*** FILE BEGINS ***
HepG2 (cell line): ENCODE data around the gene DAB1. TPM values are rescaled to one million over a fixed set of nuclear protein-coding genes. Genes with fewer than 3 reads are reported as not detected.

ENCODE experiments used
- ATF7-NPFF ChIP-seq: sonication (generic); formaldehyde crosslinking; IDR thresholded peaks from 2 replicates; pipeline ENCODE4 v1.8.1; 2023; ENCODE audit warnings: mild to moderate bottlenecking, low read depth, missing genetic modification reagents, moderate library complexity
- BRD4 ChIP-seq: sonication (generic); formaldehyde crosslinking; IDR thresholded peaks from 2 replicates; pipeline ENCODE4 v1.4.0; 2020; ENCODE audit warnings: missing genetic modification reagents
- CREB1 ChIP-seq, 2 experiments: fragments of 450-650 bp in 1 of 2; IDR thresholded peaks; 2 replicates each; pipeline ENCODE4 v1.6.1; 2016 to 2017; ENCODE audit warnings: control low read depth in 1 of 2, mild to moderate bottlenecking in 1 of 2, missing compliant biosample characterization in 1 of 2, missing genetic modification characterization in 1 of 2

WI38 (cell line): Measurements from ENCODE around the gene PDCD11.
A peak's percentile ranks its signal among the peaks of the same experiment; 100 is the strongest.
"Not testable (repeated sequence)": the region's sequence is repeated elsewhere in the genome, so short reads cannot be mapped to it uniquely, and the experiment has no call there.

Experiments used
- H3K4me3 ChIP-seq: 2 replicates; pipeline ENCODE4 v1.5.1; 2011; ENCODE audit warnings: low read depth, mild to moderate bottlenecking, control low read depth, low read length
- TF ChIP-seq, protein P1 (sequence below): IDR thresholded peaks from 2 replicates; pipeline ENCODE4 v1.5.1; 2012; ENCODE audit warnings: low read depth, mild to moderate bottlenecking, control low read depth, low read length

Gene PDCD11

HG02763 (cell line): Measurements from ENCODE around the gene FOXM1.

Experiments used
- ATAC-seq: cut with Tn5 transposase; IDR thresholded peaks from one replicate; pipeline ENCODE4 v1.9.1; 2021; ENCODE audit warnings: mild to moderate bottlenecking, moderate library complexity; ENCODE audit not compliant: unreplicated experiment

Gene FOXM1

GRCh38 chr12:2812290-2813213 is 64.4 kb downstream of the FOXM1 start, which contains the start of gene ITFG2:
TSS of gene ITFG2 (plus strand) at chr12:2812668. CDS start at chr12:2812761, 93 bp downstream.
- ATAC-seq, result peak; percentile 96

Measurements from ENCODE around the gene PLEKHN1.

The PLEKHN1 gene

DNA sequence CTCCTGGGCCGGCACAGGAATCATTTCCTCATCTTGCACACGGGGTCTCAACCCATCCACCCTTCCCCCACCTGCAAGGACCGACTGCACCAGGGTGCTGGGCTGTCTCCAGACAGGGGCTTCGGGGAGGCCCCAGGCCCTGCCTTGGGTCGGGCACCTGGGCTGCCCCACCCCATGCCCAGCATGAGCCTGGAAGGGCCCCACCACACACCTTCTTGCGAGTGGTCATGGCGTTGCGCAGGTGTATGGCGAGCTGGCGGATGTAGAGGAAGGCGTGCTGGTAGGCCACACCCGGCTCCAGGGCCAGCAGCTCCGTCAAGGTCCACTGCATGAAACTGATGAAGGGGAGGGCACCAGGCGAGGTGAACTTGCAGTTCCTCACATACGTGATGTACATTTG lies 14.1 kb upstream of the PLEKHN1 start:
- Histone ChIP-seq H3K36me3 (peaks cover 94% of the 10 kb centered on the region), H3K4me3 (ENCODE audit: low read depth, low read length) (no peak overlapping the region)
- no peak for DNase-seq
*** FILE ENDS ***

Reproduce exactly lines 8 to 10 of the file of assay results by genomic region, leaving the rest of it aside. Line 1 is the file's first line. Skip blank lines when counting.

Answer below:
"Not testable (repeated sequence)": the region's sequence is repeated elsewhere in the genome, so short reads cannot be mapped to it uniquely, and the experiment has no call there.

Experiments used
- H3K4me3 ChIP-seq: 2 replicates; pipeline ENCODE4 v1.5.1; 2011; ENCODE audit warnings: low read depth, mild to moderate bottlenecking, control low read depth, low read length